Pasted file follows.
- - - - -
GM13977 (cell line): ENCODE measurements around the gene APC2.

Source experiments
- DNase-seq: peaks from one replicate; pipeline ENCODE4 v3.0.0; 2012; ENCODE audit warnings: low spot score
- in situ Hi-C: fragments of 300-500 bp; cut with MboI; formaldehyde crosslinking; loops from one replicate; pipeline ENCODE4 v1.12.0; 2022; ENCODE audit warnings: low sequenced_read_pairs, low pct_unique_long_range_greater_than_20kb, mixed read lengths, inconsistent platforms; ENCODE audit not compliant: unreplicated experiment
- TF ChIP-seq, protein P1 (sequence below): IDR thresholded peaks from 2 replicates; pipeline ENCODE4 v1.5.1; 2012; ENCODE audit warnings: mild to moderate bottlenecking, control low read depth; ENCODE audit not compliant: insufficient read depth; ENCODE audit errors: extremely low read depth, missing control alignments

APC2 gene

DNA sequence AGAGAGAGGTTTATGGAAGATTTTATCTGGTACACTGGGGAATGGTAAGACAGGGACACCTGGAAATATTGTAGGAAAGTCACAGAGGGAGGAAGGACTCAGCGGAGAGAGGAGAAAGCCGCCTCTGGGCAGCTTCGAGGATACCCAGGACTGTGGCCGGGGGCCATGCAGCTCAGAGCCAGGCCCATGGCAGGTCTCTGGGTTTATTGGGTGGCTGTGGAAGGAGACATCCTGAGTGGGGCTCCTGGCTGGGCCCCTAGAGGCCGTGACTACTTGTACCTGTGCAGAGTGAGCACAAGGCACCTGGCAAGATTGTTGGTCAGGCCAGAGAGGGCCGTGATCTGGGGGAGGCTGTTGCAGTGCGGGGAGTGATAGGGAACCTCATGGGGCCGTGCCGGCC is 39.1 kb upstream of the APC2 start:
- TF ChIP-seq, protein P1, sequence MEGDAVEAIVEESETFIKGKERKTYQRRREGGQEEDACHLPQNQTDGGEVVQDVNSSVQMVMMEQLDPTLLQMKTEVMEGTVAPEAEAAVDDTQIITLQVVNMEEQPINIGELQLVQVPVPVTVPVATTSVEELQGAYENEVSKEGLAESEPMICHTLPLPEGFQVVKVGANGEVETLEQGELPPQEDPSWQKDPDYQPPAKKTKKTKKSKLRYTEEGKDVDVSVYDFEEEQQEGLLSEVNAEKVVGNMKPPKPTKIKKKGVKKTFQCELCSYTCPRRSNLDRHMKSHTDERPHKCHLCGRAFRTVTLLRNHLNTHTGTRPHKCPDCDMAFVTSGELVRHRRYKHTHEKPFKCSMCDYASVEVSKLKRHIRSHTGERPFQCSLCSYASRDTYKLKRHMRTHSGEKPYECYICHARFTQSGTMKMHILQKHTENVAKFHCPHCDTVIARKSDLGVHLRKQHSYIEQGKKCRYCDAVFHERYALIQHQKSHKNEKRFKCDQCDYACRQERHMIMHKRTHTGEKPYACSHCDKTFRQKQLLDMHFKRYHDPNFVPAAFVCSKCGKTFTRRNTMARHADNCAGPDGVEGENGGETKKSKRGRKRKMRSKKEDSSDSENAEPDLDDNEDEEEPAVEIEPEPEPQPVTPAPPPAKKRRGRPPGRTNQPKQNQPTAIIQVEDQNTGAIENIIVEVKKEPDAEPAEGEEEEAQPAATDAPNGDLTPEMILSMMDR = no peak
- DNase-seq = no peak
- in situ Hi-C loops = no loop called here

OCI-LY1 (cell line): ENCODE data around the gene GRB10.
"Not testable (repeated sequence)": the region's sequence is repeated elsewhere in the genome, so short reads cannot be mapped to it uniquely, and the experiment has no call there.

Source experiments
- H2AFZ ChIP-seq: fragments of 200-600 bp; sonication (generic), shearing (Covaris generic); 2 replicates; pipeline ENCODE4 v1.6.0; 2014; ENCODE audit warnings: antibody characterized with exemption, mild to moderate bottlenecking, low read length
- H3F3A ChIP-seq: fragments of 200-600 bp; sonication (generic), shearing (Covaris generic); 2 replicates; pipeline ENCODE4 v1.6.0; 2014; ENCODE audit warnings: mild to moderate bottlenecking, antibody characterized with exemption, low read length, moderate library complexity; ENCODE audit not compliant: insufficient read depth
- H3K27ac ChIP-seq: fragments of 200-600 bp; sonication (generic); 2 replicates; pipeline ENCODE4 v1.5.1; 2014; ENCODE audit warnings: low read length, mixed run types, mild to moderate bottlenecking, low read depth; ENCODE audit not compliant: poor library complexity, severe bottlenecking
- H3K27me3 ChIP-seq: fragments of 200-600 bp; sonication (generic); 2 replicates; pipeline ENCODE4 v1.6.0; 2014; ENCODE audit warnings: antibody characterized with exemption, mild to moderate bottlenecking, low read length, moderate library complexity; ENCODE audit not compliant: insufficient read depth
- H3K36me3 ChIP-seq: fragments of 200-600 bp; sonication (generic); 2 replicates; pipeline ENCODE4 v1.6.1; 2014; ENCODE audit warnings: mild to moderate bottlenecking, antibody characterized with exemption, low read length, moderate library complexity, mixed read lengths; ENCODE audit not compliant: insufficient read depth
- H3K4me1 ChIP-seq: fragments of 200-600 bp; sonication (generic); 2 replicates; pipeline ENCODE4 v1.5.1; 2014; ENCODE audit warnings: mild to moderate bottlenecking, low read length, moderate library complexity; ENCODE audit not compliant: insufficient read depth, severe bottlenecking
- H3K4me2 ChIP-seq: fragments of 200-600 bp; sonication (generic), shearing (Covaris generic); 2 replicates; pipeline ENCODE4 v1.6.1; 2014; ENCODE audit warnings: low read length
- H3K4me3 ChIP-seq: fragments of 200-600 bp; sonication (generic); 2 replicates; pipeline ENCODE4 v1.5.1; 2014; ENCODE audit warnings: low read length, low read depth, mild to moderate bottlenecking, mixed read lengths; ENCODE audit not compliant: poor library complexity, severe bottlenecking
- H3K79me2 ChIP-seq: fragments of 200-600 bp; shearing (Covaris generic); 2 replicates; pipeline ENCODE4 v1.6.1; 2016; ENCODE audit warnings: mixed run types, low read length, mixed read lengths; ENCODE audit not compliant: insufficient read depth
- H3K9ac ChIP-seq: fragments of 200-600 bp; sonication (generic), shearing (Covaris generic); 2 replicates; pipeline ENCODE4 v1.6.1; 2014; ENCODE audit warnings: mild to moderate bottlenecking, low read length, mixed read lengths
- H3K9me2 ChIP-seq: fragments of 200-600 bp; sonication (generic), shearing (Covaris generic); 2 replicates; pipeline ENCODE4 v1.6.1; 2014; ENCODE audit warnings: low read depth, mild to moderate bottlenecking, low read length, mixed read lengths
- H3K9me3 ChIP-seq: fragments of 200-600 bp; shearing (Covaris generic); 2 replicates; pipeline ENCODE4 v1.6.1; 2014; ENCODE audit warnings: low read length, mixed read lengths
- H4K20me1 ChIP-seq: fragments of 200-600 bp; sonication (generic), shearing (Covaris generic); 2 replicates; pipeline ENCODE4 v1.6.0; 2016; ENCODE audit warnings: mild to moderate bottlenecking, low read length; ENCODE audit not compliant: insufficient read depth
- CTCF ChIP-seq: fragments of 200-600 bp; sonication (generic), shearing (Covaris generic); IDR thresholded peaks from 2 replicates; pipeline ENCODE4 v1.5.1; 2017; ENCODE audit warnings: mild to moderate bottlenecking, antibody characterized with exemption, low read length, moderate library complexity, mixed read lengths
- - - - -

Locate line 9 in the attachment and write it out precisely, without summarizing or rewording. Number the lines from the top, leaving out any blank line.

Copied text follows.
- DNase-seq = no peak